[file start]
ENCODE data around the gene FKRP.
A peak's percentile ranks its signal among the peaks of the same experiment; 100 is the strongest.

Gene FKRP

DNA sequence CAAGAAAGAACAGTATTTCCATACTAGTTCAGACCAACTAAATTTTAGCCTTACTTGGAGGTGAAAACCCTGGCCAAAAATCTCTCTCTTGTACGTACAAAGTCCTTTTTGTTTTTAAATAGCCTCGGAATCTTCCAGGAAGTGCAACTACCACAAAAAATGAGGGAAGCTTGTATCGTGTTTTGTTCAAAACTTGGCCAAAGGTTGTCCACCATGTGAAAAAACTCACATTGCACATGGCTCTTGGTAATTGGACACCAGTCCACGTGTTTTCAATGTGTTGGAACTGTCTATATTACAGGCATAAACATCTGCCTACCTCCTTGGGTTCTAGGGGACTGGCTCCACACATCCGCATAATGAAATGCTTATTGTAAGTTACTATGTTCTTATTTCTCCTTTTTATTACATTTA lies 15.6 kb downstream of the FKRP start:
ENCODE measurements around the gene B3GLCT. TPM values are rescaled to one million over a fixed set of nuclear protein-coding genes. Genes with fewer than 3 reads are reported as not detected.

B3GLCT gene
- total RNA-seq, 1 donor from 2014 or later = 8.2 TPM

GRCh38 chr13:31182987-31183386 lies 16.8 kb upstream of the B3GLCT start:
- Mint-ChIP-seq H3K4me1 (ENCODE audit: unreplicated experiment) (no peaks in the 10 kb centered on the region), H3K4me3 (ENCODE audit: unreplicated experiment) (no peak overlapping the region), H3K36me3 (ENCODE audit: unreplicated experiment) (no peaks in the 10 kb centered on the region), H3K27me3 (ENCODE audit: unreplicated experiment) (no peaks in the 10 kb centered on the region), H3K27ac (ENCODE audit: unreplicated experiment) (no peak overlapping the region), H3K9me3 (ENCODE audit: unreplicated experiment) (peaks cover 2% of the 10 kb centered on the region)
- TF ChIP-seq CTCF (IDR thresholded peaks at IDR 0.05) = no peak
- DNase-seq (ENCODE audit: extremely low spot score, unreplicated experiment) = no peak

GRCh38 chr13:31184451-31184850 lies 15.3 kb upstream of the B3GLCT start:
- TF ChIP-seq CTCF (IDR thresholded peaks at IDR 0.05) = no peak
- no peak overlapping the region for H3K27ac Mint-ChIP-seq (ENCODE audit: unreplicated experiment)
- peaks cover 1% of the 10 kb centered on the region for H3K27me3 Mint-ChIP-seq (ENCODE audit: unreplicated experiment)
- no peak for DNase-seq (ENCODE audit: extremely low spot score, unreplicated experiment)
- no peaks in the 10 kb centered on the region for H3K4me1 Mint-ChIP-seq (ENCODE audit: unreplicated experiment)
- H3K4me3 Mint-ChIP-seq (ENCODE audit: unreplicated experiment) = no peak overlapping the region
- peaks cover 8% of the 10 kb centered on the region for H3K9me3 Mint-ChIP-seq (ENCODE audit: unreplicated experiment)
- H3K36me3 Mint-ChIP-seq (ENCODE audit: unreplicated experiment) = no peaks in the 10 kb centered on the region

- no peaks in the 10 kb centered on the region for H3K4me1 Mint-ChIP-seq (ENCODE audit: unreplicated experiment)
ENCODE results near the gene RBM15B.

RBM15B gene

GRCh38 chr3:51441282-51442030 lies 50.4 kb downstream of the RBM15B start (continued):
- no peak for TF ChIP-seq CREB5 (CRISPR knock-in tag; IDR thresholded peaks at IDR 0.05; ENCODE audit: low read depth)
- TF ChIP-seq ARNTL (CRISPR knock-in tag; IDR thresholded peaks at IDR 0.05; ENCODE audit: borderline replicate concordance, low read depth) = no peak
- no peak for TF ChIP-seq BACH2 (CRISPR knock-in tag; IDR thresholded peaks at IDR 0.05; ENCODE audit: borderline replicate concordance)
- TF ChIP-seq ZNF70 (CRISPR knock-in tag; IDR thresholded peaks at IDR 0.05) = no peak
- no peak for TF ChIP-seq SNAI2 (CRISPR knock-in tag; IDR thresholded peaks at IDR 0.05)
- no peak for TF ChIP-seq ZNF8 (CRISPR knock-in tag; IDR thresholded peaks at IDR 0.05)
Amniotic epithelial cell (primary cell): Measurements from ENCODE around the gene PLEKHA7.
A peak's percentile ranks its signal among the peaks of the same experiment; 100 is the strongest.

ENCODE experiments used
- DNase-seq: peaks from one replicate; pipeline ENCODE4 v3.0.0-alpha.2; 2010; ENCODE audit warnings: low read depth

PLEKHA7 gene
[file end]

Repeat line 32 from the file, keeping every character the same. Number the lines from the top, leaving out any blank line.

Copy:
A peak's percentile ranks its signal among the peaks of the same experiment; 100 is the strongest.